Traveling lab to train hog farmers


COLUMBUS – A a state-of-the-art mobile ventilation laboratory will help train Ohio’s hog farmers on setting and adjusting ventilation in modern hog barns.
The ventilation lab, an 8-by-9-by-12 foot trailer, monitors items such as temperature, fan performance, air inlets, velocity and humidity, and essentially serves as a mini-barn on wheels.
The mobile lab was built during the summer and fall of 2007 and was introduced at the Nov. 12 meeting of the Ohio Pork Producers Council board of directors.
Developed by Ohio State University’s Food, Agricultural and Biological Engineering Department, the ventilation trailer will begin its trek across Ohio in January for meetings and training sessions with hog farmers.
“Today’s modern hog barns rely on complex ventilation systems to maintain the comfort level of the animals,” said Dick Isler, executive vice president of the council.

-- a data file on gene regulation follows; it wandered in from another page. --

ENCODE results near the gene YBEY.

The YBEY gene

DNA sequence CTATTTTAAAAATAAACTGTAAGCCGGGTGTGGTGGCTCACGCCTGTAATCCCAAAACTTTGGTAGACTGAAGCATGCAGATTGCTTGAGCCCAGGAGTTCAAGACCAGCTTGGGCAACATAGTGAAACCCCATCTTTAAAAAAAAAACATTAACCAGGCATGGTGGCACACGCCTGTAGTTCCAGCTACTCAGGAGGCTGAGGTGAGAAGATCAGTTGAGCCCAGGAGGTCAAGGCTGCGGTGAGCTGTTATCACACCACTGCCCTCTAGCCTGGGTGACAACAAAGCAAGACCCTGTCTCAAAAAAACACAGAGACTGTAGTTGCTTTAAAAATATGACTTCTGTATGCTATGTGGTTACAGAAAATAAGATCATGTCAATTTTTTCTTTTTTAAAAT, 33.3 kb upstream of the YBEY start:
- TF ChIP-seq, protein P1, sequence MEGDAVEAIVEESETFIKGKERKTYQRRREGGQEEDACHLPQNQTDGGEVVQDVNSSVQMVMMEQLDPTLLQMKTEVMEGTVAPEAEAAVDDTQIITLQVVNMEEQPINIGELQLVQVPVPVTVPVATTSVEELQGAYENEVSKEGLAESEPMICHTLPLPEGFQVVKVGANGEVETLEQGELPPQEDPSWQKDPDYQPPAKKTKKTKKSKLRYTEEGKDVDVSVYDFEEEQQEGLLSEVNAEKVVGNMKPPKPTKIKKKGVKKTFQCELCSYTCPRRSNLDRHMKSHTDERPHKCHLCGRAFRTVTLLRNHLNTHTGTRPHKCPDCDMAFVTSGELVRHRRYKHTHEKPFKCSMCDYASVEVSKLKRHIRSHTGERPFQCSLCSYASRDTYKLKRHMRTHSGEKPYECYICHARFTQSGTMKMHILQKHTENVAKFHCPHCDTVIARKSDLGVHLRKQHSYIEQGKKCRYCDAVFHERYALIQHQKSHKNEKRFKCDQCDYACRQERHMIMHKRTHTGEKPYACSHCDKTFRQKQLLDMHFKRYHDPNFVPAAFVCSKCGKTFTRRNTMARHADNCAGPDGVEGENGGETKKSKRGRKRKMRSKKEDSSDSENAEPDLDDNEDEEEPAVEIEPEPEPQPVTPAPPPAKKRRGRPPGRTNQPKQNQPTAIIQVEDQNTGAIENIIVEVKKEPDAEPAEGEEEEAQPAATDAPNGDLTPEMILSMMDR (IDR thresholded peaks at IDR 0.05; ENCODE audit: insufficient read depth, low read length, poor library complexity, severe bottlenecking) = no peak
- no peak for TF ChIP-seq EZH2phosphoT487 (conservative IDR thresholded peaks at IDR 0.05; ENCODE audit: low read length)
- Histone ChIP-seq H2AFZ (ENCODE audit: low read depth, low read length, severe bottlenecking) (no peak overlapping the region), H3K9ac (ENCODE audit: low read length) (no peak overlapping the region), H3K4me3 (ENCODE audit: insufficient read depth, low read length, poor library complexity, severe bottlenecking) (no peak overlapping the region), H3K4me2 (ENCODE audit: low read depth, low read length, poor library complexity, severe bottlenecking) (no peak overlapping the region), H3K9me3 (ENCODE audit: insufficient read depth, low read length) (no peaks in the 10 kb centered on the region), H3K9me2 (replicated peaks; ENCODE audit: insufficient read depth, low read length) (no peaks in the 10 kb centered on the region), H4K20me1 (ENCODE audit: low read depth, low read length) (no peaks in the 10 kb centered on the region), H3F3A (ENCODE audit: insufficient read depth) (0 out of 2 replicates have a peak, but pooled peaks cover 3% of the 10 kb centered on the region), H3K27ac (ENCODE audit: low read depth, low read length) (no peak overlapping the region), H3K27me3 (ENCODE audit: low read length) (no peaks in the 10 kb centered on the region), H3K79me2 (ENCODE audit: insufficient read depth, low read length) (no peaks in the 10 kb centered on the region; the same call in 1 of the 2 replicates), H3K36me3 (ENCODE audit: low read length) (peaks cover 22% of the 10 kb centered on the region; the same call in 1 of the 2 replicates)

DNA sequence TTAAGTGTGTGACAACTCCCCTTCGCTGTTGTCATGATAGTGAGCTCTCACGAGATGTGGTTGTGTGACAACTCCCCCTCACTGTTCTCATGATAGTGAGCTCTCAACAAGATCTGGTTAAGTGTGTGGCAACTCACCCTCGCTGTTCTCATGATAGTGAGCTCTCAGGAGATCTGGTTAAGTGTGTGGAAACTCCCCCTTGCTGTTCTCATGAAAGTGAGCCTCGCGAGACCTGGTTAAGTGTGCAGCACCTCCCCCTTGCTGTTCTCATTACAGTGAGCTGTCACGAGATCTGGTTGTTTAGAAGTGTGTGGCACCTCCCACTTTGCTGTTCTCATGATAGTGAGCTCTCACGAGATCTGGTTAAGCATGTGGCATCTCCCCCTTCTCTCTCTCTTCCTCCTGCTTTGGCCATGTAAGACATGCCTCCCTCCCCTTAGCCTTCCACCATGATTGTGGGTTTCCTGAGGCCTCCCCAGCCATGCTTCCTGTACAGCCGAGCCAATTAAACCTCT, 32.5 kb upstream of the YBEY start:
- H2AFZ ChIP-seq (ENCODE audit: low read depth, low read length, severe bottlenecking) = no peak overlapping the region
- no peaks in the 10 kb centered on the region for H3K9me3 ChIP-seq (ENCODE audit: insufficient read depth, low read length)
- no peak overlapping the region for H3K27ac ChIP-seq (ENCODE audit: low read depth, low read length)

“The mobile lab provides our farmers with an unmatched level of continuing education and its mobility allows us to take this valuable training directly to our farm communities.”
The voluntary training includes a classroom session to teach basic animal care needs and the role of ventilation. Hands-on programs allow participants to learn how to properly operate the equipment so they can understand and manage the system.
Ohio has 4,000 hog farms, nearly all of which rely on climate-controlled, state-of-the-art indoor barns to raise their animals.
These production facilities allow farmers to closely monitor feeding practices and animal diets. They also protect hogs from extreme temperatures and predators.
“Constructing the mobile ventilation laboratory was a great opportunity for our students to understand the essential role ventilation plays in establishing a positive indoor climate for these animals,” said Mike Brugger, OSU associate professor emeritus and project leader.
He said OSU representatives also will use the trailer to train animal science and veterinary care students at the university.
In addition, OSU is working with other states so that they can use the trailer for their animal care training programs.
Ohio ranks ninth in the nation for pork production. The state produces about 805 million pounds of pork each year, with a gross on-farm income value of $405 million, and millions more in indirect benefits to local communities and the state’s economy.

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